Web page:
Before committing to Clemson football in June, four-star defensive end AJ Hoefler interacted with dozens of power-five schools on the recruiting trail.
And it didn’t take long to realize that the Tigers were a bit of an anomaly when it came to names, images and likenesses, he said.
“They aren’t paying for children,” Hoefler said.
When Clemson recruited Hoefler, the message was clear. Football was the “main thing”, the sport that had already gotten him this far, and they wanted to keep it. No distractions.
In contrast to other pitches he said he heard, Clemson’s pitch was a simple and engaging approach.
“You just do your thing in the field and the money comes in.” So it’s not like they pay you. One of the schools.”
That was the overarching message during 2023 recruiting as Clemson prepares to sign the nation’s 12th recruiting class on Wednesday. , if at all, would be enforced under NCAA guidelines — the Tigers avoid such inducements.
Tyler Brown, a three-star wide receiver from nearby Greenville, said: “Indeed, that’s what brought me here.”
Quarterback Christopher Vizzina, one of 19 four- or five-star prospects among Clemson’s 25 prospective signers, agreed. NIL wasn’t a taboo topic during his hiring — the Tigers had made a lot of moves in that field since last summer — but it wasn’t even the season opener.
“The bottom line is they’re doing it the right way,” Vizzina said.
Specifically, college football has been drizzled with pay-for-play beef incessantly over the past year. Smaller program coaches complain of tampering, and some see the sports offseason as glorious free agency. Alabama’s Nick Saban said Jimbo Fisher’s Texas A&M program, one of his SEC West rivals, “buyed every player on the team.”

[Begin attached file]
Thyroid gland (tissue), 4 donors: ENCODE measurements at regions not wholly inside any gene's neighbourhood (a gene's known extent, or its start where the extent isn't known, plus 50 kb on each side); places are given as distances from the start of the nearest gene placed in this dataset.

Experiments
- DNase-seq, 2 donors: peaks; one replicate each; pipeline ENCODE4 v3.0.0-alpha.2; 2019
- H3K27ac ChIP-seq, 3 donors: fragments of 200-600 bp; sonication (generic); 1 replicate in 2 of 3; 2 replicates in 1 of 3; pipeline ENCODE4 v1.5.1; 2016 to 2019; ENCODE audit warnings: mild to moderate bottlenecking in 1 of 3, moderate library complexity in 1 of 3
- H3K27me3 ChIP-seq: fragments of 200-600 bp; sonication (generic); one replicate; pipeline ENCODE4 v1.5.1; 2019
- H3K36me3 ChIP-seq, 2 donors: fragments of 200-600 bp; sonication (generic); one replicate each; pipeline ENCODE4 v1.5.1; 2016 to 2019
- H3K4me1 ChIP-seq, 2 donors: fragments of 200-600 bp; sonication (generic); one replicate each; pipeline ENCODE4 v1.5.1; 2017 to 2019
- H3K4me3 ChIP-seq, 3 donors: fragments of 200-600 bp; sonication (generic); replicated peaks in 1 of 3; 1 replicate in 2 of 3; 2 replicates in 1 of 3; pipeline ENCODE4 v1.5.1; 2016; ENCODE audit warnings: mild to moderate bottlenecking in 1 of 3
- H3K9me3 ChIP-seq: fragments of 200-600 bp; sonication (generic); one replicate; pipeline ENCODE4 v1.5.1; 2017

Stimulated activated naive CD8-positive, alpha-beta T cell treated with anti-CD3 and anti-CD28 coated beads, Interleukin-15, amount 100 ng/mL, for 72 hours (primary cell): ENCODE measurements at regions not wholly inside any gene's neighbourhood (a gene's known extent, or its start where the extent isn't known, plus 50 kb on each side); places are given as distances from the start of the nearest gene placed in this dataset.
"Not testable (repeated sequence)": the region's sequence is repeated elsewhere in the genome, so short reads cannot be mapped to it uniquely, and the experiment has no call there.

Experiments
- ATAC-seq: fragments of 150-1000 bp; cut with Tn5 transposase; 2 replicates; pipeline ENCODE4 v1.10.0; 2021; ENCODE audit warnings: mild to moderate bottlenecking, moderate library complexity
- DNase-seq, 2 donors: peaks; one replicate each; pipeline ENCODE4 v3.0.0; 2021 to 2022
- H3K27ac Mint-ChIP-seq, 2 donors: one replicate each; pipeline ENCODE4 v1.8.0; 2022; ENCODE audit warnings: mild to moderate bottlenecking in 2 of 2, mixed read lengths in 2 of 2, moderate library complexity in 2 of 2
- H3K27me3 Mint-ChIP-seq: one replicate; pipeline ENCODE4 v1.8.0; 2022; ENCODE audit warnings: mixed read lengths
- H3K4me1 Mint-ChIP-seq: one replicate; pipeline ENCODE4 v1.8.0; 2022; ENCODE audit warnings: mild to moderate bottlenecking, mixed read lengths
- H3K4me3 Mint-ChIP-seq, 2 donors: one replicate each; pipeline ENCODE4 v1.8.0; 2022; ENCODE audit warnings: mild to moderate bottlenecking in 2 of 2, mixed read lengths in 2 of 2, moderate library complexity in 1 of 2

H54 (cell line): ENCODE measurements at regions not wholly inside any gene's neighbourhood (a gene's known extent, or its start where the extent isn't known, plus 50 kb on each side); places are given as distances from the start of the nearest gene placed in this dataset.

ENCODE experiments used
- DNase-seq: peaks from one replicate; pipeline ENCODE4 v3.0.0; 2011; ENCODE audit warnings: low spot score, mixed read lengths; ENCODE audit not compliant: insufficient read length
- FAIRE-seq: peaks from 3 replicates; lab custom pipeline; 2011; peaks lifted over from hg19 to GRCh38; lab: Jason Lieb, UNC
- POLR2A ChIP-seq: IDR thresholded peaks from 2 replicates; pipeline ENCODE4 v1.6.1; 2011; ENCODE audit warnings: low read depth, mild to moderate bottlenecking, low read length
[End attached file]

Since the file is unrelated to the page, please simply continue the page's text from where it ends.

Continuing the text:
Just this week, UNC coach Mack Brown said quarterback and current ACC Player of the Year Drake May “turned down a lot of money” to stay with the Tar Heels rather than move elsewhere. said. He did not disclose which school offered his quarterback a transfer.
“I can’t tell you, don’t ask Drake,” Brown said. “You know who they are. Look at all the guys getting all the top recruits.”
‘Last thing’, says Clemson
Hoffler, who is from Atlanta, said the concept of pay-for-play via NIL (often set up through alumni-run organizations) came up several times during adoption. The same goes for many of his high school football friends across Georgia, which, as usual, is loaded with elite talent in its 2023 class.
“I know a lot of schools that have,” Hoefler said. “But as you can see throughout the season, the schools kids went to just for the NIL didn’t always work. (Often) they were out on the transfer portal. Clemson.” I just want to do things the right way.”
Speaking at the ACC’s Preseason Football Media Day this summer, Clemson coach Dabo Swinney said of the NIL: we lead That’s the last thing we talk about. “
The longtime coach acknowledged that approach could hurt Clemson, which has a small number of elite recruits each year, but insisted he “doesn’t want players coming for the NIL.” And what if a player asked Clemson what the school could do for him financially during his recruitment?
“Yeah, we can’t get them,” said Swinney.
Brown, an in-state receiver who was committed to Minnesota before turning to Clemson in November, said it was how the Tigers gave him a NIL opportunity. It was not a major course. It was rather a sweetener.